deHaviland Canada Aircraft
The de Havilland Canada DHC-4 Caribou (designated by the United States military as the CV-2 and later C-7 Caribou).
deHaviland DHC.4 Caribou
deHaviland Dove / deHaviland Heron / deHaviland DH.82 Tigermoth / deHaviland DH.84 Push Moth / deHaviland DH.89 Dominie / deHaviland DH.106 Comet /
deHavilland DH.110 Seavixen / deHavilland DH.100 Vampire / deHavilland DH.112 Venom / deHavilland DH.115-T.11 Trainer Vampire / deHaviland DHC-2 Beaver /
deHavilland DH125 Jet Dragon / deHavilland DHC-3 Otter / deHavilland DHA-3 Drover / deHaviland DHC-6 Twin Otter / deHaviland DHC-7 Dash 7 /
deHaviland DHC-8 Dash 8 / Airco DH.9 WW1
The de Havilland Canada company's third STOL design was a big step up in size compared to its earlier DHC Beaver and DHC Otter, and was the first DHC design powered by two engines. The Caribou, however, was similar in concept in that it was designed as a rugged STOL utility aircraft. The Caribou was primarily a military tactical transport that in commercial service found itself a small niche in cargo hauling. The United States Army ordered 173 in 1959 and took delivery in 1961 under the designation AC-1, which was changed to CV-2 Caribou in 1962.
The majority of Caribou production was destined for military operators, but the type's ruggedness and excellent STOL capabilities requiring runway lengths of only 1200 feet (365 metres) also appealed to some commercial users. U.S. certification was awarded on 23 December 1960. Ansett-MAL, which operated a single example in the New Guinea highlands, and AMOCO Ecuador were early customers, as was Air America (a CIA front in South East Asia during the Vietnam War era for covert operations). Other civil Caribou aircraft entered commercial service after being retired from their military users.o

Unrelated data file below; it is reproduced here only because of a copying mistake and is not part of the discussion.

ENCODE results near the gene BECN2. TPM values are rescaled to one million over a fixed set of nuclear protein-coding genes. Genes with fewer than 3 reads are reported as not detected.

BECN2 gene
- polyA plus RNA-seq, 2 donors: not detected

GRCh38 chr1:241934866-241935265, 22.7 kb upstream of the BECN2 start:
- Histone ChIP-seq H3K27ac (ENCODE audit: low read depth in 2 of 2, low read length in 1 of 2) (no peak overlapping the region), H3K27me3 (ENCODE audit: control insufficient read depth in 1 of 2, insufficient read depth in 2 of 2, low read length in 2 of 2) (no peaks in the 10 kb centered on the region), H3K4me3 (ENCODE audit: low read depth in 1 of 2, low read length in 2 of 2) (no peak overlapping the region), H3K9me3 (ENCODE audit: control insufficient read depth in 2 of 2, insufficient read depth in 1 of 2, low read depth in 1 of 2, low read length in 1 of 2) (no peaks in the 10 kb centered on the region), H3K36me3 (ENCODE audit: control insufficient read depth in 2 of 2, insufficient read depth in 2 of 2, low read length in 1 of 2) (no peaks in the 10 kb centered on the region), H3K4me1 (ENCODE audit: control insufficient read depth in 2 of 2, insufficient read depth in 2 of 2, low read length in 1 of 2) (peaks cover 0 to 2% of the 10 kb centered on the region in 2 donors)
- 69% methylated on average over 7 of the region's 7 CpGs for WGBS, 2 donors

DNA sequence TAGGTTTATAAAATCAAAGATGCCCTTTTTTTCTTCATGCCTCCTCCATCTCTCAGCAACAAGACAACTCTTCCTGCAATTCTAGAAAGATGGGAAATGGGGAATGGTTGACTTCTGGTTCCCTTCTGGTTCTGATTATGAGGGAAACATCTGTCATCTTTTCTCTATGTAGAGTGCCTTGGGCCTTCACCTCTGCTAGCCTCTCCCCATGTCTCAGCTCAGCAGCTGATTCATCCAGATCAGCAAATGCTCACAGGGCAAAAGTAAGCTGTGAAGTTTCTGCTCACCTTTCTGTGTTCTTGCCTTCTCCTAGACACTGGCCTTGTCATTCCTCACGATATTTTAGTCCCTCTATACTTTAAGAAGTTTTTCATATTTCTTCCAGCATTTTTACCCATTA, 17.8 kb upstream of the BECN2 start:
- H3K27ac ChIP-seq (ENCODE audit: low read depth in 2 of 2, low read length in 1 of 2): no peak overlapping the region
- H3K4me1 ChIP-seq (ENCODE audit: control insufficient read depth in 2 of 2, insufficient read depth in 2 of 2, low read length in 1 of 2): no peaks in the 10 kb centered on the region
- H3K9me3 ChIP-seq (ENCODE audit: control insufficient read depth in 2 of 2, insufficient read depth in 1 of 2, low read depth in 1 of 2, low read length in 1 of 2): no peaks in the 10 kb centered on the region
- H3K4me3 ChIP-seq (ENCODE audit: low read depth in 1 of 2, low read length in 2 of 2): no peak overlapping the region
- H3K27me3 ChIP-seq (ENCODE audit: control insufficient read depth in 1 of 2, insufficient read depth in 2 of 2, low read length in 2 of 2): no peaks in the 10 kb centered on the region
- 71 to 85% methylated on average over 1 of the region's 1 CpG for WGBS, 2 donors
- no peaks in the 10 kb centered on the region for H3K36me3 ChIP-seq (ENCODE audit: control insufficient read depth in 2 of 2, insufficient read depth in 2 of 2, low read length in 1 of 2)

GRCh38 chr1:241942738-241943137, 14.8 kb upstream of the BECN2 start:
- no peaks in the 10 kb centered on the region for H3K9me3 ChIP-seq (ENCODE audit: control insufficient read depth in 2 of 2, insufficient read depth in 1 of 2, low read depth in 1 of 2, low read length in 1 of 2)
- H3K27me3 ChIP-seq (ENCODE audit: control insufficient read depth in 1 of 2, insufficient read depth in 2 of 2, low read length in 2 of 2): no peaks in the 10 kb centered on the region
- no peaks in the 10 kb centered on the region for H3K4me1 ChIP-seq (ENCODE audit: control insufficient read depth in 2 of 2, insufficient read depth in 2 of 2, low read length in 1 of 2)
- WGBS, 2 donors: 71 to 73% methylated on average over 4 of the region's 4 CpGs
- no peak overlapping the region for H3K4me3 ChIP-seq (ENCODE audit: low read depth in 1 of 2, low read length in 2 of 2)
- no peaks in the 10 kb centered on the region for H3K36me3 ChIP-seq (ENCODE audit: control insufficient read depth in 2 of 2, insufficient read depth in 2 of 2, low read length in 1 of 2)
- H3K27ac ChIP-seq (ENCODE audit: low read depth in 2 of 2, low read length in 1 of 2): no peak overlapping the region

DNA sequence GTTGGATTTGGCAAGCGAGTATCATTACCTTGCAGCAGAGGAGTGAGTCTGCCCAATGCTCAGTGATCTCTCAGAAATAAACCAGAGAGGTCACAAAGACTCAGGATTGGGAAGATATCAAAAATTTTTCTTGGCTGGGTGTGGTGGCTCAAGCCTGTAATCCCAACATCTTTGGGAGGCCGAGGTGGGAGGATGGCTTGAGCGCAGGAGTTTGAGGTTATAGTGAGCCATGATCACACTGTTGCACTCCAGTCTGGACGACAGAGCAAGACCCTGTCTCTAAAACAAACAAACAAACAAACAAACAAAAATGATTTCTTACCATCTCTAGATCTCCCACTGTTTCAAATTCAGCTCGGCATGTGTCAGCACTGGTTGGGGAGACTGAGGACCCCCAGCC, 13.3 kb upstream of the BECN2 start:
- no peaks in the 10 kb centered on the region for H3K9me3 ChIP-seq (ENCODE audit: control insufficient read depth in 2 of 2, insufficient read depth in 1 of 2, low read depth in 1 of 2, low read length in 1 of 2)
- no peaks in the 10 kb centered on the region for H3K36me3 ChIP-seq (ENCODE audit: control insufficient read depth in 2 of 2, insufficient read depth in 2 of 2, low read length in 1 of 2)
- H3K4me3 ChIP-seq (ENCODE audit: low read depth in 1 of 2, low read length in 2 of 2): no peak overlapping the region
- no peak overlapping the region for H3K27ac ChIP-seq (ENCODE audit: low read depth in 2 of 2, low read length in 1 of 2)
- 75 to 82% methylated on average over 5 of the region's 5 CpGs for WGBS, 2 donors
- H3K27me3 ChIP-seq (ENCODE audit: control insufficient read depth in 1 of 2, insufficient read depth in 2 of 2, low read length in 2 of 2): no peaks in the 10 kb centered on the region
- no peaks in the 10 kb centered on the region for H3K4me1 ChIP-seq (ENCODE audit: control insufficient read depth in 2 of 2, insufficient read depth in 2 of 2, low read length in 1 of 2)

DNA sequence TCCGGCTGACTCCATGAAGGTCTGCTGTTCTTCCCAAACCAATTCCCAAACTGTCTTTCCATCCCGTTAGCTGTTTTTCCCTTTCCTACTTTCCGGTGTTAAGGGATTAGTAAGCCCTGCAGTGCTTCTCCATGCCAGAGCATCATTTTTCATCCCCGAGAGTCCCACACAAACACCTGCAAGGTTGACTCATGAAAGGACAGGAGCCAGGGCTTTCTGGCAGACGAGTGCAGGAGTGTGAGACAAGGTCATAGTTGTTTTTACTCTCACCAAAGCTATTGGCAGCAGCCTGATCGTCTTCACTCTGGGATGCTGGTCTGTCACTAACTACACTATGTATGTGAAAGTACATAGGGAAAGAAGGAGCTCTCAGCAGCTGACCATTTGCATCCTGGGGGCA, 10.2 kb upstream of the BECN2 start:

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deHaviland DHC-4 Caribou
The de Havilland Canada DHC-4 Caribou (designated by the United States military as the CV-2 and later C-7 Caribou) is a Canadian-designed and produced specialized cargo aircraft with short takeoff and landing (STOL) capability. The Caribou was first flown in 1958 and although mainly retired from military operations, is still in use in small numbers as a rugged "bush" aircraft.
Role STOL Transport
Manufacturer de Havilland Canada
First flight 30 July 1958
Retired Royal Australian Air Force (2009)
United States Army
United States Air Force
Status Retired from military operators, limited service. Some turboprop conversions in active service.
Number built 307
Developed into de Havilland Canada DHC-5 Buffalo
You are definitely intrigued to discover DHC-4 Caribou.
In response to a U.S. Army requirement for a tactical airlifter to supply the battlefront with troops and supplies and evacuate casualties on the return journey, de Havilland Canada designed the DHC-4. With assistance from Canada's Department of Defence Production, DHC built a prototype demonstrator that flew for the first time on 30 July 1958.
Impressed with the DHC4's STOL capabilities and potential, the U.S. Army ordered five for evaluation as YAC-1s and went on to become the largest Caribou operator. The AC-1 designation was changed in 1962 to CV-2, and then C-7 when the U.S. Army's CV-2s were transferred to the U.S. Air Force in 1967. U.S.
de Havilland Canada DHC-4 Caribou
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